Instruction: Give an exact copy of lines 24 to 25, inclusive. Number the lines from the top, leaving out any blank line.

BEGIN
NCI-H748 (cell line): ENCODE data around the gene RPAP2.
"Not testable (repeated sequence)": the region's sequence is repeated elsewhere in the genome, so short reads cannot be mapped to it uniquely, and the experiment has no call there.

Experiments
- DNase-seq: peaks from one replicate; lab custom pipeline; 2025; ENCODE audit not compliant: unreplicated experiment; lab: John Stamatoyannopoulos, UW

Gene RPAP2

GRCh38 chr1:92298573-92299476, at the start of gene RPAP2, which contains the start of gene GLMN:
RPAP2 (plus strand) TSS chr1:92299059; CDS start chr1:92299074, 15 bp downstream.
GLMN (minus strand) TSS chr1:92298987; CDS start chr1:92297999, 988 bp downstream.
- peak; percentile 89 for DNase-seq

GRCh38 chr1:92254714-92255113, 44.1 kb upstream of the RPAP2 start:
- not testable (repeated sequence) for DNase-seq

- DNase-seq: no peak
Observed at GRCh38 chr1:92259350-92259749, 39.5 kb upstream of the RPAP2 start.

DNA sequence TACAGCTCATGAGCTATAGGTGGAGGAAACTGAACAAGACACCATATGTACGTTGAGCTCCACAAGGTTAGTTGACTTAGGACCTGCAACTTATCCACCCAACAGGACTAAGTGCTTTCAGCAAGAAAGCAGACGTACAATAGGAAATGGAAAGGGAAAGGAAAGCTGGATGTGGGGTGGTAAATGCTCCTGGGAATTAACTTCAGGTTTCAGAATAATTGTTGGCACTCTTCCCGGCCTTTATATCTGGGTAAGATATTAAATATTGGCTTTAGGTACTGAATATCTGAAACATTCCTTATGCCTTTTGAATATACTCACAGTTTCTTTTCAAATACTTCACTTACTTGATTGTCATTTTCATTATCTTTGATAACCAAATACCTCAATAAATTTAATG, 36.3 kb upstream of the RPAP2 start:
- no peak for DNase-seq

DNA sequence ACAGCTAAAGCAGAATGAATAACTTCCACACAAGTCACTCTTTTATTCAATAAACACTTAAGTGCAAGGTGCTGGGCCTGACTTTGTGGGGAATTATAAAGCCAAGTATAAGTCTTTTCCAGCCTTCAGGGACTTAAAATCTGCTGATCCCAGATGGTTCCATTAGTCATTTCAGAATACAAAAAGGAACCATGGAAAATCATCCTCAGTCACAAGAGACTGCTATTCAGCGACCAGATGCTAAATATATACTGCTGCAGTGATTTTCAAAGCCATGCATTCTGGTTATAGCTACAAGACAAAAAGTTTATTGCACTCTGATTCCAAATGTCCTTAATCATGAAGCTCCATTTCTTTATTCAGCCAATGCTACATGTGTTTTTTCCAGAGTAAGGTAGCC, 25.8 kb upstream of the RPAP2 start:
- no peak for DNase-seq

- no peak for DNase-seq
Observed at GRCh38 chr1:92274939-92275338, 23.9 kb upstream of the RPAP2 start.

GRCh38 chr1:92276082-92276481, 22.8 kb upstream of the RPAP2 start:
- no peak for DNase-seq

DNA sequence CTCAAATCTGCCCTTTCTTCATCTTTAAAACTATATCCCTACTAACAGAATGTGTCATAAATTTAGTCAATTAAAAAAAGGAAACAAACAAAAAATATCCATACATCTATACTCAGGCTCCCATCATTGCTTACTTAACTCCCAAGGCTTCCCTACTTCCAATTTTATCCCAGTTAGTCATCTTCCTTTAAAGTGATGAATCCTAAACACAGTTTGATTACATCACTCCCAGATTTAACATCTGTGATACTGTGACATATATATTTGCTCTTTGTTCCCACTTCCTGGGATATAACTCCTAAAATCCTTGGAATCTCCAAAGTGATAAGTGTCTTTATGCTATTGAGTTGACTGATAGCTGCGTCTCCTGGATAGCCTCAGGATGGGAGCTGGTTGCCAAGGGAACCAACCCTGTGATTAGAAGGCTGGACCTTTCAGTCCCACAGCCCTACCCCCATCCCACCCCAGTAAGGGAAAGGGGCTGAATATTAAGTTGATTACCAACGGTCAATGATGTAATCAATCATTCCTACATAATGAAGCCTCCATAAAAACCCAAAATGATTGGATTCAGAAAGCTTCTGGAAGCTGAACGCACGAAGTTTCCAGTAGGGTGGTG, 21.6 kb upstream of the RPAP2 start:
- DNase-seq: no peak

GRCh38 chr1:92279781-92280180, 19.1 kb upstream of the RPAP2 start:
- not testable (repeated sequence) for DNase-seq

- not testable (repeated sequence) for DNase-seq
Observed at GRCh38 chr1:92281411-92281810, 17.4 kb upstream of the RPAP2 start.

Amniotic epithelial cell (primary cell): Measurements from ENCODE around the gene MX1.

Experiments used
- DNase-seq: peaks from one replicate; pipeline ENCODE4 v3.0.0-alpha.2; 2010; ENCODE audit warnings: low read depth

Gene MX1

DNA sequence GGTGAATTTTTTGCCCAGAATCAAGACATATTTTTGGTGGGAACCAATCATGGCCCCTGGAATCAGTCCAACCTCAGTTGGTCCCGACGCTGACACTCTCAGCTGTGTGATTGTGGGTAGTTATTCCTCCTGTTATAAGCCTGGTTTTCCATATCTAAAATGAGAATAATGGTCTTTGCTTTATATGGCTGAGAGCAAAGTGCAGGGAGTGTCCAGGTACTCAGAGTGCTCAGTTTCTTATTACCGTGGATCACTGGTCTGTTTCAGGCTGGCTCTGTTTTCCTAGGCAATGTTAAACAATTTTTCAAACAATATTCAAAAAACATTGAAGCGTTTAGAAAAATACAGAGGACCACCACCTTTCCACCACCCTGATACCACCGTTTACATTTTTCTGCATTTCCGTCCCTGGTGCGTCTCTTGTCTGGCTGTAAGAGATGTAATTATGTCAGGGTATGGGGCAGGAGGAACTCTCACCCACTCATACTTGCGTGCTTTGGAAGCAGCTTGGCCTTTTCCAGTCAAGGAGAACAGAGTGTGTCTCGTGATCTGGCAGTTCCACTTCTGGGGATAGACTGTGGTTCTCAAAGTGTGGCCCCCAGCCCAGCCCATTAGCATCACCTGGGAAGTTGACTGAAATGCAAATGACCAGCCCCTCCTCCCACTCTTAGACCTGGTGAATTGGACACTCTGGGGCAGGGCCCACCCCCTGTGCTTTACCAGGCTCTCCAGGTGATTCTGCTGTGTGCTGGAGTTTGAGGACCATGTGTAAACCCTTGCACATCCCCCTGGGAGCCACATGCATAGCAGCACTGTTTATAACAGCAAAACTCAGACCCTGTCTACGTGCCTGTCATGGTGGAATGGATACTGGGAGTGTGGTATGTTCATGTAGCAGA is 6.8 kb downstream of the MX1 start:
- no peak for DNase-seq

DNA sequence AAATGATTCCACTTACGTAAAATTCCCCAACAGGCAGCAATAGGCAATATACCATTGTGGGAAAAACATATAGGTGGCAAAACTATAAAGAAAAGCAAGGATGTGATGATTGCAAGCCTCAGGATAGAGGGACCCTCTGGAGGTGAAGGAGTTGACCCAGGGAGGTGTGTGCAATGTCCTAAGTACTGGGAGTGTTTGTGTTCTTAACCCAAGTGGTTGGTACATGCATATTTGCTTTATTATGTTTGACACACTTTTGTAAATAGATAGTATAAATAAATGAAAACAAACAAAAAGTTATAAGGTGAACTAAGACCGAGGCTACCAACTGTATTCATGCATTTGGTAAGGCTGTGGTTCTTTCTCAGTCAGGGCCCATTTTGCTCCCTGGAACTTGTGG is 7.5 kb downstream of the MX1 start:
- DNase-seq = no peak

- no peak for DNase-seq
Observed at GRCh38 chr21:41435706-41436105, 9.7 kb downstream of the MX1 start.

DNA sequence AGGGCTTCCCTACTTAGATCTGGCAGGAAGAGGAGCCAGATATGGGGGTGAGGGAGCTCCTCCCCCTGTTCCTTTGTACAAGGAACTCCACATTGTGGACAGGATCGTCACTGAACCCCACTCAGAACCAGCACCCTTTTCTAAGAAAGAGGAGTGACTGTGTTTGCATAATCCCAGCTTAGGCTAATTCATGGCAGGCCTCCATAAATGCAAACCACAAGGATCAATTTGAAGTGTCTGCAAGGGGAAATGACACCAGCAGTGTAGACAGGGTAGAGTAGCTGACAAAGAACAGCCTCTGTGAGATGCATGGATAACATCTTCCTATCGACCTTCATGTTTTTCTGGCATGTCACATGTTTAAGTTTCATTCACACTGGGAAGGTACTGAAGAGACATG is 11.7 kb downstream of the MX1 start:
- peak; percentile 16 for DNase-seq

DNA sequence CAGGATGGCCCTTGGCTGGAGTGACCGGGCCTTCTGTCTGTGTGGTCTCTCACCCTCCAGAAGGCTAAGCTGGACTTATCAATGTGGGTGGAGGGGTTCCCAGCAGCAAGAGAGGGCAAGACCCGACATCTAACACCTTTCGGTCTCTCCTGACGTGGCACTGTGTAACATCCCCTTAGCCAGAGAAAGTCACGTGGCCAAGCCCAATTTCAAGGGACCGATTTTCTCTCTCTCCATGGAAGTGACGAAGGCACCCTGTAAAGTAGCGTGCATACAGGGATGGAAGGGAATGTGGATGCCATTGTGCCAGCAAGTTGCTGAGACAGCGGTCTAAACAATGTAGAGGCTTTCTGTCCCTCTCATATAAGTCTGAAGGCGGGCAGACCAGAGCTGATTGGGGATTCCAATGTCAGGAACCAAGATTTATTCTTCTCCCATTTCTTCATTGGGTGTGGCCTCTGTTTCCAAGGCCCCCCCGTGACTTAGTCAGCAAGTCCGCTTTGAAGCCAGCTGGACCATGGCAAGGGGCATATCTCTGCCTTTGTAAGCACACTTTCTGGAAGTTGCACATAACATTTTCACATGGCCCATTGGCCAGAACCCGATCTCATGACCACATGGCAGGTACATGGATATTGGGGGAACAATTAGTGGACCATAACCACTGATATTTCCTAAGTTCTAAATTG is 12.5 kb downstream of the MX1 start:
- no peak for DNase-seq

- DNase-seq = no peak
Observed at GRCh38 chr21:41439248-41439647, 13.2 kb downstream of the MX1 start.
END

GRCh38 chr1:92279781-92280180, 19.1 kb upstream of the RPAP2 start:
- not testable (repeated sequence) for DNase-seq